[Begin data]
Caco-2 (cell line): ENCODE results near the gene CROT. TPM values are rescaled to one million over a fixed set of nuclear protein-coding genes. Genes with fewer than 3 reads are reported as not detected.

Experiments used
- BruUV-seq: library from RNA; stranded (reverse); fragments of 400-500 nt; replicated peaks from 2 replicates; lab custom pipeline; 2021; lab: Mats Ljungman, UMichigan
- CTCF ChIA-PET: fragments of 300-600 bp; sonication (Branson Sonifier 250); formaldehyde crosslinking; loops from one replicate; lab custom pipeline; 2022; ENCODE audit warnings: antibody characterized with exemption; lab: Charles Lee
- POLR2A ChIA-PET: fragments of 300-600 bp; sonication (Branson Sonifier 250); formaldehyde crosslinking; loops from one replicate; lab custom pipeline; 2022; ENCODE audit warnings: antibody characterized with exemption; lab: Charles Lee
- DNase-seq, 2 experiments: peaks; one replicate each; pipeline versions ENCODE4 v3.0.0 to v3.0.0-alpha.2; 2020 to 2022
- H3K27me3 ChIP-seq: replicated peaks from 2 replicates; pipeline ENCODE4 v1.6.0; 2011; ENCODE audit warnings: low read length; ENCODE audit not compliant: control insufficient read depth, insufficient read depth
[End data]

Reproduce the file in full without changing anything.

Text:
Caco-2 (cell line): ENCODE results near the gene CROT. TPM values are rescaled to one million over a fixed set of nuclear protein-coding genes. Genes with fewer than 3 reads are reported as not detected.

Experiments used
- BruUV-seq: library from RNA; stranded (reverse); fragments of 400-500 nt; replicated peaks from 2 replicates; lab custom pipeline; 2021; lab: Mats Ljungman, UMichigan
- CTCF ChIA-PET: fragments of 300-600 bp; sonication (Branson Sonifier 250); formaldehyde crosslinking; loops from one replicate; lab custom pipeline; 2022; ENCODE audit warnings: antibody characterized with exemption; lab: Charles Lee
- POLR2A ChIA-PET: fragments of 300-600 bp; sonication (Branson Sonifier 250); formaldehyde crosslinking; loops from one replicate; lab custom pipeline; 2022; ENCODE audit warnings: antibody characterized with exemption; lab: Charles Lee
- DNase-seq, 2 experiments: peaks; one replicate each; pipeline versions ENCODE4 v3.0.0 to v3.0.0-alpha.2; 2020 to 2022
- H3K27me3 ChIP-seq: replicated peaks from 2 replicates; pipeline ENCODE4 v1.6.0; 2011; ENCODE audit warnings: low read length; ENCODE audit not compliant: control insufficient read depth, insufficient read depth